HSBC Bank USA, N.A. v Brunson | NYSC - It is also well established that the dead cannot be sued ... the complaint as against defendant Claudette Brunson is a nullity that cannot be cured

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HSBC Bank USA, N.A. v Brunson | NYSC – It is also well established that the dead cannot be sued … the complaint as against defendant Claudette Brunson is a nullity that cannot be cured

HSBC Bank USA, N.A. v Brunson | NYSC – It is also well established that the dead cannot be sued … the complaint as against defendant Claudette Brunson is a nullity that cannot be cured

Decided on July 29, 2013

Supreme Court, Kings County

 

HSBC Bank USA, N.A., AS TRUSTEE FOR THE REGISTERED HOLDERS OF ACE SECURITIES CORP. HOME EQUITY LOAN TRUST, SERIES 2004-IN1, ASSET BACKED PASS-THROUGH CERTIFICATES, Plaintiff,

against

Claudette Brunson, PARKING VIOLATIONS BUREAU, “JOHN DOE No.1” through “JOHN DOE #12” the last twelve names being fictitious and unknown to plaintiff, the persons or parties intended being the tenants, occupants, persons or corporations, if any, having or claiming an interest in or lien upon the premises, described in the complaint, Defendants.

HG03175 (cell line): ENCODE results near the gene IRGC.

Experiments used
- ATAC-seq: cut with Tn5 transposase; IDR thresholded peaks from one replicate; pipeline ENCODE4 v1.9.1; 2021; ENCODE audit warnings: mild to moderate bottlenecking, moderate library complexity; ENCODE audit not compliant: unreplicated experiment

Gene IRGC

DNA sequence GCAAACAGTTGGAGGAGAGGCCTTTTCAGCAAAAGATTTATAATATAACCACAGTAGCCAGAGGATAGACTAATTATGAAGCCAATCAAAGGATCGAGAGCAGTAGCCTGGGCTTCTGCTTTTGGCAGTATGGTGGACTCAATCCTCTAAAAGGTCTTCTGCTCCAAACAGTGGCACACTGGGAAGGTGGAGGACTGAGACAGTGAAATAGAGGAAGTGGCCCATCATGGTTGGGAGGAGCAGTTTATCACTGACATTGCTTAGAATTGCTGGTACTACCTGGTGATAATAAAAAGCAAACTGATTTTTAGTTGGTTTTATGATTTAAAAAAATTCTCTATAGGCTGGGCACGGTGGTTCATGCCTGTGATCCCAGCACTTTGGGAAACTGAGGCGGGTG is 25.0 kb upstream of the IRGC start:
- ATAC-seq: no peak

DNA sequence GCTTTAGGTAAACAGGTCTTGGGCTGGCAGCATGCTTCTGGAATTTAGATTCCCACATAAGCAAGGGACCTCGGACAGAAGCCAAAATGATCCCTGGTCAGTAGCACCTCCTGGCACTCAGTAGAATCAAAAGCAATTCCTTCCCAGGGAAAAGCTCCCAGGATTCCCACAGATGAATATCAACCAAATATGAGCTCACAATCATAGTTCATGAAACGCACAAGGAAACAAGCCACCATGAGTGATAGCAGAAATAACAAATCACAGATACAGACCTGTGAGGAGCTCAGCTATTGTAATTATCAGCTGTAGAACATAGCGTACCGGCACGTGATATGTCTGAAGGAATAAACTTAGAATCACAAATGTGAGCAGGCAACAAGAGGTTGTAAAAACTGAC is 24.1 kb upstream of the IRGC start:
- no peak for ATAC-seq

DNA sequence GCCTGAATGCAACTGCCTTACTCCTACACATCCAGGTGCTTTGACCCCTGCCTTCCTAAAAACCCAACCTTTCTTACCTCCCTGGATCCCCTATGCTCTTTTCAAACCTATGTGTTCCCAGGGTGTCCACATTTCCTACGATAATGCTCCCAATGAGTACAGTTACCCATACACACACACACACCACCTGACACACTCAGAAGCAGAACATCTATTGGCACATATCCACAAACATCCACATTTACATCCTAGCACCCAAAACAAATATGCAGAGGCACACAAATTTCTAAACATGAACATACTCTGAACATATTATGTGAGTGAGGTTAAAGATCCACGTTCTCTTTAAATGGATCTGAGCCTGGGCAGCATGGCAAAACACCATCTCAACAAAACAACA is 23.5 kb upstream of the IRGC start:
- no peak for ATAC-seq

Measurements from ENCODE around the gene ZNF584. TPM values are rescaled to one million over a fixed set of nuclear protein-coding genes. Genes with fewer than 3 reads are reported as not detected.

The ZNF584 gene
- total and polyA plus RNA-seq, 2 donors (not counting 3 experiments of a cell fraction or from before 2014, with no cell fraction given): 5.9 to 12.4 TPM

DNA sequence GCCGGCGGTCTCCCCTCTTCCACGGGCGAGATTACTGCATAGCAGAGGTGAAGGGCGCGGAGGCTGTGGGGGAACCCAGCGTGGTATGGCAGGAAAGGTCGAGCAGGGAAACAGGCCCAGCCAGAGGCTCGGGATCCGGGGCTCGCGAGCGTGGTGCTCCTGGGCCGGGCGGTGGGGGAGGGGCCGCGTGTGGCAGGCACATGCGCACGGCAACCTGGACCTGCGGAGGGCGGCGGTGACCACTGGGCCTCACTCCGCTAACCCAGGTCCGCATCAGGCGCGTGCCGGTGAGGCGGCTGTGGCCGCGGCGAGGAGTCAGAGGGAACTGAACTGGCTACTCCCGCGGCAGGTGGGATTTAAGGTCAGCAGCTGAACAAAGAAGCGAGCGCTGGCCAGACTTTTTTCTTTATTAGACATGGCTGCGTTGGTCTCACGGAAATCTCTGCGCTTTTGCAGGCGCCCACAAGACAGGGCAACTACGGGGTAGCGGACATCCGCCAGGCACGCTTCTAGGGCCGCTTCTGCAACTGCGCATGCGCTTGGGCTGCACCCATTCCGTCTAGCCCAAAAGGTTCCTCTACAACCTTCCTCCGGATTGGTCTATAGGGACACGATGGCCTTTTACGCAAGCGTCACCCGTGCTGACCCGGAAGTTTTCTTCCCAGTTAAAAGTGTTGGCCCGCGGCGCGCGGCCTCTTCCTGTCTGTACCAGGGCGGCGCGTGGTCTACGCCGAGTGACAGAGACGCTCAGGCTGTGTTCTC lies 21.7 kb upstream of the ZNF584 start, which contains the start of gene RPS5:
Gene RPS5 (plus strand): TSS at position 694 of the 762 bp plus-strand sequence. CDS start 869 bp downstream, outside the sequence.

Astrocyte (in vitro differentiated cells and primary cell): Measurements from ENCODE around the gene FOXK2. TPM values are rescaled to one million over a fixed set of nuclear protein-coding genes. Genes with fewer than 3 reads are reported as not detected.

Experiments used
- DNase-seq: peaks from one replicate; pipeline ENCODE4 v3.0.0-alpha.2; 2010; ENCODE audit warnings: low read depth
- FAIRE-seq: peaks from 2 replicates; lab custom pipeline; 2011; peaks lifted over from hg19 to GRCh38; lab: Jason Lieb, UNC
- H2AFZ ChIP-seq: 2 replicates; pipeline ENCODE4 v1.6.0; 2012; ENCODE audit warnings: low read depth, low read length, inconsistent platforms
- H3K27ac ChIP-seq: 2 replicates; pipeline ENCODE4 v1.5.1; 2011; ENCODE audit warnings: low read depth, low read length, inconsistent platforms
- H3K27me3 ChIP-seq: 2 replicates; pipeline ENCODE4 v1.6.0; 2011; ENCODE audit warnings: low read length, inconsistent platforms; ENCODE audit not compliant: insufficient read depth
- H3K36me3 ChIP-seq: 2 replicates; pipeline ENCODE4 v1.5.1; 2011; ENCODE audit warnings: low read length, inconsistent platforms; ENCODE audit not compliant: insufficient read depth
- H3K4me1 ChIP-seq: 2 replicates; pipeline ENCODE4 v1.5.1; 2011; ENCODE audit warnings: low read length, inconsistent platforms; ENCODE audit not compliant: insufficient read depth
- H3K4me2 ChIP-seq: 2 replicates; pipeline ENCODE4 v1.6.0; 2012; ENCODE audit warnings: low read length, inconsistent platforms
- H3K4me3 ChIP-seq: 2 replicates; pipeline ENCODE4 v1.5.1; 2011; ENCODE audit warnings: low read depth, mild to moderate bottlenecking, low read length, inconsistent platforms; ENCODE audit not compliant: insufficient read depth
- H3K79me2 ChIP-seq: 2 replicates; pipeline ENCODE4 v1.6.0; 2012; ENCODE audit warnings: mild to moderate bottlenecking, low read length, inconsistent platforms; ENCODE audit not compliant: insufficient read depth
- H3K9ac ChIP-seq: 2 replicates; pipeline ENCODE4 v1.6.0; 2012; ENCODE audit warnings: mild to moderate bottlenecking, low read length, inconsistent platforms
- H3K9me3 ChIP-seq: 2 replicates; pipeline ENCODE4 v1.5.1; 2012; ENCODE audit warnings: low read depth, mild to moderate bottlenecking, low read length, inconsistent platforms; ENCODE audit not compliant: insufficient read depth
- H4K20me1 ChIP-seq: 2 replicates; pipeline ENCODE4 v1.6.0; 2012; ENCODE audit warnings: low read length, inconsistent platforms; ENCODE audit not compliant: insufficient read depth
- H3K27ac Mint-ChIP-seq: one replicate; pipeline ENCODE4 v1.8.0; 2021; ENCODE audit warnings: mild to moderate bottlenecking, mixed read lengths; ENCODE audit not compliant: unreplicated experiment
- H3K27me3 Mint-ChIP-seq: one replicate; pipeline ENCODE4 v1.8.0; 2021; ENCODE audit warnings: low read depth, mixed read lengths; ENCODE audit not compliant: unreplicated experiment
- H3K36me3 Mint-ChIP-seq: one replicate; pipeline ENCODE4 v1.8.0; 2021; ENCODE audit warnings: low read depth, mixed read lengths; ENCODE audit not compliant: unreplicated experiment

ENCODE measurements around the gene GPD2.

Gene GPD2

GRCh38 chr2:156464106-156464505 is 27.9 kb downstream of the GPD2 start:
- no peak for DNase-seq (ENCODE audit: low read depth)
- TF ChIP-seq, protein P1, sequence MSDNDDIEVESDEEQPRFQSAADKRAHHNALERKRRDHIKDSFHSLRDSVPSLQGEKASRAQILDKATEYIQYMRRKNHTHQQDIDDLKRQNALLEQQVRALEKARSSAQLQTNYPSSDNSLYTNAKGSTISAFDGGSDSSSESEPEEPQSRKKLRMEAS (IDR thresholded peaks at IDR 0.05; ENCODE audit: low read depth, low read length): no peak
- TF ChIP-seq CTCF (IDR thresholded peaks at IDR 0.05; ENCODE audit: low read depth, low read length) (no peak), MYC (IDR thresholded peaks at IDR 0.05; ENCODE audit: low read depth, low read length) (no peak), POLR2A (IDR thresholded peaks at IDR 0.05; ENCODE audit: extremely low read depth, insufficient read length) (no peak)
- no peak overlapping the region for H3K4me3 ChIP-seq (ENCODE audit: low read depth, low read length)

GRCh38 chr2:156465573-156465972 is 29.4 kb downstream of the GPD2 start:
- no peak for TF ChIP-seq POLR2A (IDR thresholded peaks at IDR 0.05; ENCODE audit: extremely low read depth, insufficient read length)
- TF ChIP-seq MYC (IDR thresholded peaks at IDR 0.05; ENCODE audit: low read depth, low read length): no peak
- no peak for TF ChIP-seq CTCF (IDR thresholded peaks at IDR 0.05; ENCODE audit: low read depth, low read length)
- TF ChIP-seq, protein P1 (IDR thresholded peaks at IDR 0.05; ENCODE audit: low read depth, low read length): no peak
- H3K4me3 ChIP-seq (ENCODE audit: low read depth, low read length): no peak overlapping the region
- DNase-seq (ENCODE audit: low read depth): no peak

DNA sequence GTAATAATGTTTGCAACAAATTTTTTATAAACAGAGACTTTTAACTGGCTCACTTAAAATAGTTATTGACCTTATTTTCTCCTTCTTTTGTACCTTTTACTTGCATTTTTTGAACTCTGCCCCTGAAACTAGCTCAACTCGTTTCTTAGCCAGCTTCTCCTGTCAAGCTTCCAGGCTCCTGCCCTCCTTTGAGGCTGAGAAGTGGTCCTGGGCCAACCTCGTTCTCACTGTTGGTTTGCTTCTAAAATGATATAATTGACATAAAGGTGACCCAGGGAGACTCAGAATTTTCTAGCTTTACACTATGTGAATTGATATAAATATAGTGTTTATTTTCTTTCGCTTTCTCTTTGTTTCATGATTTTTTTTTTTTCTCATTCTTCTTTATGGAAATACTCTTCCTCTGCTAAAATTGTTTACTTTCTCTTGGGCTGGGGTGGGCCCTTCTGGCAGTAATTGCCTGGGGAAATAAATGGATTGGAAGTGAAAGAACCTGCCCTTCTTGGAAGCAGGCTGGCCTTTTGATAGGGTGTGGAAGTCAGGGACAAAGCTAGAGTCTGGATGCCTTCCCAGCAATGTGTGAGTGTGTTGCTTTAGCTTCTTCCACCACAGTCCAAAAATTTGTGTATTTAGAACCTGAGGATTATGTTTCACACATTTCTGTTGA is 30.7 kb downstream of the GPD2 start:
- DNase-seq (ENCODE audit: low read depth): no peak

18995/2011

Attorney for Plaintiff

Marie Nicholson, Esq.

Leopold & Associates, PLLC

80 Business Park Drive, Suite 110

Armonk, NY 10504

(914) 219-5787

Francois A. Rivera, J.

By notice of motion filed on May 17, 2013, under motion sequence number one, plaintiff HSBC BANK USA, N.A., as Trustee for the Registered Holders of Ace Securities Corp. Home Equity Loan Trust, SERIES 2004-in1, Asset Backed Pass-through Certificates (hereinafter HSBC), has moved for an order (1) appointing a referee to compute the amounts due; (2) amending the caption by striking “John Doe #2” through “John Doe #12”, and (3) striking Claudette Brunson from the caption and replacing her name with Ashanti Douglas and Tanya Douglas, Individually and as Co-Administrator of the Estate of Claudette Brunson.

The motion is unopposed.

BACKGROUND

On August 19, 2011, HSBC commenced the action to foreclose on a mortgage against a piece of real property located at Block 8545, Lot 56, commonly known as 2036 East 54th Street, [*2]Brooklyn, New York 11234 (the subject property) by filing a summons, complaint and notice of pendency with the Kings County Clerk’s office. No defendant has joined issue.